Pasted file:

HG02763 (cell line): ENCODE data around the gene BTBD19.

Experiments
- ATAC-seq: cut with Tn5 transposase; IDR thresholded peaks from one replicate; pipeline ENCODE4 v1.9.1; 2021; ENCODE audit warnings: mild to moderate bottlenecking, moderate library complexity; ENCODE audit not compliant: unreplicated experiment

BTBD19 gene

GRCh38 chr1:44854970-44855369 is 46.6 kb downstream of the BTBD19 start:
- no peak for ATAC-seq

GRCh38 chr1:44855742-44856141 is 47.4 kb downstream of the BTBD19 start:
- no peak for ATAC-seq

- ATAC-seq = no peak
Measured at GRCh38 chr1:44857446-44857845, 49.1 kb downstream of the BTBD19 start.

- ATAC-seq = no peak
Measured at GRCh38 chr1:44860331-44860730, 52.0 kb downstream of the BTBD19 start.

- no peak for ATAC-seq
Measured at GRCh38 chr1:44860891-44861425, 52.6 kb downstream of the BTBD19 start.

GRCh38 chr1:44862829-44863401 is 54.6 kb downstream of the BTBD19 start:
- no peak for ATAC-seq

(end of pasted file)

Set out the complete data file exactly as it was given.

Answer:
HG02763 (cell line): ENCODE data around the gene BTBD19.

Experiments
- ATAC-seq: cut with Tn5 transposase; IDR thresholded peaks from one replicate; pipeline ENCODE4 v1.9.1; 2021; ENCODE audit warnings: mild to moderate bottlenecking, moderate library complexity; ENCODE audit not compliant: unreplicated experiment

BTBD19 gene

GRCh38 chr1:44854970-44855369 is 46.6 kb downstream of the BTBD19 start:
- no peak for ATAC-seq

GRCh38 chr1:44855742-44856141 is 47.4 kb downstream of the BTBD19 start:
- no peak for ATAC-seq

- ATAC-seq = no peak
Measured at GRCh38 chr1:44857446-44857845, 49.1 kb downstream of the BTBD19 start.

- ATAC-seq = no peak
Measured at GRCh38 chr1:44860331-44860730, 52.0 kb downstream of the BTBD19 start.

- no peak for ATAC-seq
Measured at GRCh38 chr1:44860891-44861425, 52.6 kb downstream of the BTBD19 start.

GRCh38 chr1:44862829-44863401 is 54.6 kb downstream of the BTBD19 start:
- no peak for ATAC-seq